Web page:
Alcohol consumption today involves two contradictory facets. While the advantages of drinking alcohol are seen in terms of its consumption in moderation, its abuse and excessive consumption is currently a major public health problem, resulting in one of the leading causes of death and disability worldwide.
Several studies have shown that moderate alcohol consumption may offer potential health benefits, although at no time is its intake without risk. Moderate consumption is considered to be a maximum intake of 1 drink (35cl 5% beer or 15cl 12% alcoholic strength glass of wine) for women and 2 for men. The intake of these amounts of alcohol has been related to a lower risk of disease and mortality from cardiovascular accidents and with other possible benefits such as reducing the risk of type II diabetes or cognitive deterioration, or raising HDL cholesterol levels. However, it is worth remembering that maintaining a healthy diet and being physically active have many more health benefits and are measures that have been widely studied and recognized as beneficial in this regard.
The most relevant aspect of alcohol consumption, however, is related to its negative impact. It is currently a major public health problem that is responsible for 2.2% and 6.8% of age-standardized deaths in women and men, respectively, in addition to a significant contribution to disability and limitation of quality of life.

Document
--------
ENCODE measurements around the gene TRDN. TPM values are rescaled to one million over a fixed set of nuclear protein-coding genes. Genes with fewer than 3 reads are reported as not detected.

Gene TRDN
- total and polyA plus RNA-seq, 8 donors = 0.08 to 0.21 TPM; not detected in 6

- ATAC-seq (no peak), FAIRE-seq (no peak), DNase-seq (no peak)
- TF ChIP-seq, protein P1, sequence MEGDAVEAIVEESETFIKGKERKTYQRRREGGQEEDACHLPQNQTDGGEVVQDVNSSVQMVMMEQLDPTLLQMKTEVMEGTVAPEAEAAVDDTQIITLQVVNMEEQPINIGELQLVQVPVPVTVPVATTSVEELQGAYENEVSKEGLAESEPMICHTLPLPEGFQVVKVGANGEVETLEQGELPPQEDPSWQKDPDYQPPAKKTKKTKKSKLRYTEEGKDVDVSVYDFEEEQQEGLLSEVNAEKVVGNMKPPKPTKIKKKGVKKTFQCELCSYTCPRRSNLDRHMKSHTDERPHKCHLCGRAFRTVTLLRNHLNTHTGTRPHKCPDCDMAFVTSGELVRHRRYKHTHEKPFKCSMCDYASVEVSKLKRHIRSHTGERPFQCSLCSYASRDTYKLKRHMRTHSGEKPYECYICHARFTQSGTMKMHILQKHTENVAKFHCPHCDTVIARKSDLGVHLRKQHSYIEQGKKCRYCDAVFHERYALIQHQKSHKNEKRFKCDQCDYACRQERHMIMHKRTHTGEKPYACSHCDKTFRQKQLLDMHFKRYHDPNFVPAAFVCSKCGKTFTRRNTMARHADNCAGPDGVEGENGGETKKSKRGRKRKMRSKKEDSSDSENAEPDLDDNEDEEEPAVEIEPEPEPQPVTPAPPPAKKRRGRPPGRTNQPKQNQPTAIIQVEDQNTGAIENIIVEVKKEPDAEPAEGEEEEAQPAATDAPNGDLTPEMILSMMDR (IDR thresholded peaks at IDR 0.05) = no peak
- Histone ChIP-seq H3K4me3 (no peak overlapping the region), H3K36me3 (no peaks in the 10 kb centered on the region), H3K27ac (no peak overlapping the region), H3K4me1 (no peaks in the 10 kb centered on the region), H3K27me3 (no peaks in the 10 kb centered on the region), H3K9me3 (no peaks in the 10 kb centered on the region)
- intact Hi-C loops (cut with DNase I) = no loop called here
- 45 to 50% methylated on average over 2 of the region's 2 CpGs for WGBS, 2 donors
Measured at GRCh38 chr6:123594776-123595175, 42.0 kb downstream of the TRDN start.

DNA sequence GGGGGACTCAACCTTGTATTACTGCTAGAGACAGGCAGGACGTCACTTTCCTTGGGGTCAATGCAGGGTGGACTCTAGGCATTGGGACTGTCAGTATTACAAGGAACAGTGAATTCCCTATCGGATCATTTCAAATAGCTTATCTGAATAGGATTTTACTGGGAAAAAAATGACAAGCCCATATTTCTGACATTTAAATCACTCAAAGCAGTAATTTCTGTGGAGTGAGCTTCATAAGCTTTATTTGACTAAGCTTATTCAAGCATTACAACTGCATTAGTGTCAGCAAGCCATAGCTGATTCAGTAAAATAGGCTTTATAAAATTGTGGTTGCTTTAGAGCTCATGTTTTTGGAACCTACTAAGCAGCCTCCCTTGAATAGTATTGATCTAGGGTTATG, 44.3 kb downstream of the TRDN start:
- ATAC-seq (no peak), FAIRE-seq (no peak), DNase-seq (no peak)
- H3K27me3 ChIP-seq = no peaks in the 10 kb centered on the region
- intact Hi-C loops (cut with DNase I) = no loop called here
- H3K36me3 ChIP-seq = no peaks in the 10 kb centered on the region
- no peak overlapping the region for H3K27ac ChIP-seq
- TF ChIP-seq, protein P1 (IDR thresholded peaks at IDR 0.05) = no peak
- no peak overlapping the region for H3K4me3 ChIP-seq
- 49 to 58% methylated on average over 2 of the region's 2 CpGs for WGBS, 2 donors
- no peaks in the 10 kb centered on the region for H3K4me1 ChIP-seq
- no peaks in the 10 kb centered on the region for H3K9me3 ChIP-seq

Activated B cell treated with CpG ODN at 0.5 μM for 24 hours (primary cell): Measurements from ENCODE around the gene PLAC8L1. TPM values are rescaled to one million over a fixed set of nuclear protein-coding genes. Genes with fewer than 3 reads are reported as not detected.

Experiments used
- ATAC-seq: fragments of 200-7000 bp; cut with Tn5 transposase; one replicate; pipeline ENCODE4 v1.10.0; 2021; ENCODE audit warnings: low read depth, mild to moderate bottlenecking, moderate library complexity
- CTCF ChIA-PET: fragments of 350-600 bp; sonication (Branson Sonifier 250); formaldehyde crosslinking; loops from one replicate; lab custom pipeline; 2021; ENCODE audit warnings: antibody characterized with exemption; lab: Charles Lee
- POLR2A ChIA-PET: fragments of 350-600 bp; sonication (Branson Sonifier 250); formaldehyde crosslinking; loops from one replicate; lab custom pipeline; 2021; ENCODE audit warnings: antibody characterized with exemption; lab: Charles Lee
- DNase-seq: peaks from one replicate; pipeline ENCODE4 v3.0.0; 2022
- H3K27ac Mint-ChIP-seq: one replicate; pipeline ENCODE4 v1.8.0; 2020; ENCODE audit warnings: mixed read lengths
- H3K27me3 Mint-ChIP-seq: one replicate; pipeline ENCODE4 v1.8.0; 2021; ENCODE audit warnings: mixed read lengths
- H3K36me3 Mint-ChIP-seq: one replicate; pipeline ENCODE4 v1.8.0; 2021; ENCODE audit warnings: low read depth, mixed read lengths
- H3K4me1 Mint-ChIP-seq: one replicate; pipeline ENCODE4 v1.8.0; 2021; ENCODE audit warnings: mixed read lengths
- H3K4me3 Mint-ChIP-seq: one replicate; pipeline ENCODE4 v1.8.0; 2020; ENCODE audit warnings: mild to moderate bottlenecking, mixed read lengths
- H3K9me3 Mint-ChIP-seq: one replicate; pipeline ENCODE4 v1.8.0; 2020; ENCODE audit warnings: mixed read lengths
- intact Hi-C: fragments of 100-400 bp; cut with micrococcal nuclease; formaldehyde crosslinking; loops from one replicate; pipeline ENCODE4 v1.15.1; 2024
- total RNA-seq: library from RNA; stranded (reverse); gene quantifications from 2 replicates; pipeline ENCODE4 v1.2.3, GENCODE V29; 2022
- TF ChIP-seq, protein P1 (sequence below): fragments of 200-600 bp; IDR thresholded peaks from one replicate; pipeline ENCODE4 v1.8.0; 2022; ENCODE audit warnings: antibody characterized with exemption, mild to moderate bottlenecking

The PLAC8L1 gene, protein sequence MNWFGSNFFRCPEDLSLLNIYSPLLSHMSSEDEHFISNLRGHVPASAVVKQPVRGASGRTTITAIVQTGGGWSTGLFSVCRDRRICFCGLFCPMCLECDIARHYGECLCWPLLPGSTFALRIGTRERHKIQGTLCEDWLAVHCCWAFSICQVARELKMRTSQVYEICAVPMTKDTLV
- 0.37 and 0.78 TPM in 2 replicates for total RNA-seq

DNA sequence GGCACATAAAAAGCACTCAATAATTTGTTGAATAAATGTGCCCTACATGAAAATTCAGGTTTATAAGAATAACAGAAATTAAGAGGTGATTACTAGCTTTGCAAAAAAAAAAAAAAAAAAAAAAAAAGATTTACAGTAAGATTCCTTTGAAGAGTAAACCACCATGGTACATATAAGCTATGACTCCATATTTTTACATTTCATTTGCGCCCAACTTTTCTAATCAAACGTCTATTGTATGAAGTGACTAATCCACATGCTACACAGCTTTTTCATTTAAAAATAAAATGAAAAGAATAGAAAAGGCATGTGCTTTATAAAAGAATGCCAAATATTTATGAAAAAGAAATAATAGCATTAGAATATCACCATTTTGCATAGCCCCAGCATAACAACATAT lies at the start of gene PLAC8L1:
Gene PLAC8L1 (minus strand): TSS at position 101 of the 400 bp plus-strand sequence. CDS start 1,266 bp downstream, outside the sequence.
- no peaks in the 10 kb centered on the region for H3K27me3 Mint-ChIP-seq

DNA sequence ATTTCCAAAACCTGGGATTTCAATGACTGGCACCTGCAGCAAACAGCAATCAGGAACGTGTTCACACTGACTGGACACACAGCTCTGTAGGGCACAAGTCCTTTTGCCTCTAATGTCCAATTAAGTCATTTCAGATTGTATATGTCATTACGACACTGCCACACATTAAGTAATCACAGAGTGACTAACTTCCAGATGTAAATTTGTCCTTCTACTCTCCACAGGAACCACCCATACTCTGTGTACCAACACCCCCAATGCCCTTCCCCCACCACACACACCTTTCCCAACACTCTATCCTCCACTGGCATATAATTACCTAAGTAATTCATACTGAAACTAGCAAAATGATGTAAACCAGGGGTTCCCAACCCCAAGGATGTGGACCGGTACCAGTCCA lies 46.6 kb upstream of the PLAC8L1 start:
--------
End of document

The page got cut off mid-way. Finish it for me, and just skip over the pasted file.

It is defined as more than 3 drinks per day or more than 7 drinks per week for women and men over 65 years of age, and more than 4 drinks per day or 14 drinks per week for men under 65 years of age. In addition, binge drinking is referred to as 4 or more drinks in two hours for women and 5 or more for men. It also includes any consumption by pregnant women or persons under 21 years of age. Most people who binge drink will not necessarily be alcoholics or alcohol dependent.
Heavy drinking can increase the risk of serious health problems. In the short term it is associated with injuries, traffic accidents, falls, drowning and burns, violent behavior or alcohol intoxication among others. Among pregnant women it can trigger miscarriages or fetal alcohol spectrum disorders (FASD).
Additionally, over time, long-term excessive alcohol consumption can promote:
- Chronic diseases such as high blood pressure, heart disease, stroke, liver disease and digestive problems, as well as deficiencies of essential vitamins (Wernicke-Korsakoff Syndrome due to Vitamin B1 deficiency).
- Increase the risk of cancer of the breast, mouth, throat, esophagus, larynx, liver, colon and rectum.
- Promotes the weakening of the immune system.
- Learning and memory problems, including dementia and poor school performance.
- Mental health problems, such as depression and anxiety.
- Social problems, such as family problems, work problems and unemployment.
- Alcohol use disorders, or alcohol dependence.
The heritability of alcohol consumption and alcohol use disorders is estimated to be between 5% and 10%. One of the largest GWAS studies to date, involving more than 450,000 participants of European ancestry, has identified 83 markers associated with weekly alcohol consumption. Among the most strongly associated markers, we can find some belonging to genes such as ADH1A, which produces the enzyme alcohol dehydrogenase 1A, involved in alcohol metabolism and catabolism; the KLB gene, commonly involved in fibroblast function, and the SLC39A8 gene, which produces the zinc transporter ZIP8, responsible for the transmembrane transport of zinc, manganese, iron and cadmium.
13.5 million variants
Zhou H et al. Genome-wide meta-analysis of problematic alcohol use in 435,563 individuals yields insights into biology and relationships with other traits. Nature Neuroscience, 25; 2020, 23(7):809-818.